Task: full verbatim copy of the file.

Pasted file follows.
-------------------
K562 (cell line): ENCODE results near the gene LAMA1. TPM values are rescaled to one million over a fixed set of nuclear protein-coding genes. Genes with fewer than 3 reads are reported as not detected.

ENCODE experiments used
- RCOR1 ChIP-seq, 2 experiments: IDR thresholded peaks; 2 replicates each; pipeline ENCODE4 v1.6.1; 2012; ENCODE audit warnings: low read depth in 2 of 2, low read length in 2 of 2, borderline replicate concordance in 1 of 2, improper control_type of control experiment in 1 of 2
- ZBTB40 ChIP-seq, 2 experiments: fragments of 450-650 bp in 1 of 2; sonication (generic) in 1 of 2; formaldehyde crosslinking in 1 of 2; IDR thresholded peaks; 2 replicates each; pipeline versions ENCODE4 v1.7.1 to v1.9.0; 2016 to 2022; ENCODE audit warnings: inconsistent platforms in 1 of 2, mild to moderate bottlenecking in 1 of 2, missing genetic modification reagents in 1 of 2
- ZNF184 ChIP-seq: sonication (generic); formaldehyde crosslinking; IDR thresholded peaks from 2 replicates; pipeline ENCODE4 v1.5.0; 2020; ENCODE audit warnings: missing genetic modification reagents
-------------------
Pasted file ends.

K562 (cell line): ENCODE results near the gene LAMA1. TPM values are rescaled to one million over a fixed set of nuclear protein-coding genes. Genes with fewer than 3 reads are reported as not detected.

ENCODE experiments used
- RCOR1 ChIP-seq, 2 experiments: IDR thresholded peaks; 2 replicates each; pipeline ENCODE4 v1.6.1; 2012; ENCODE audit warnings: low read depth in 2 of 2, low read length in 2 of 2, borderline replicate concordance in 1 of 2, improper control_type of control experiment in 1 of 2
- ZBTB40 ChIP-seq, 2 experiments: fragments of 450-650 bp in 1 of 2; sonication (generic) in 1 of 2; formaldehyde crosslinking in 1 of 2; IDR thresholded peaks; 2 replicates each; pipeline versions ENCODE4 v1.7.1 to v1.9.0; 2016 to 2022; ENCODE audit warnings: inconsistent platforms in 1 of 2, mild to moderate bottlenecking in 1 of 2, missing genetic modification reagents in 1 of 2
- ZNF184 ChIP-seq: sonication (generic); formaldehyde crosslinking; IDR thresholded peaks from 2 replicates; pipeline ENCODE4 v1.5.0; 2020; ENCODE audit warnings: missing genetic modification reagents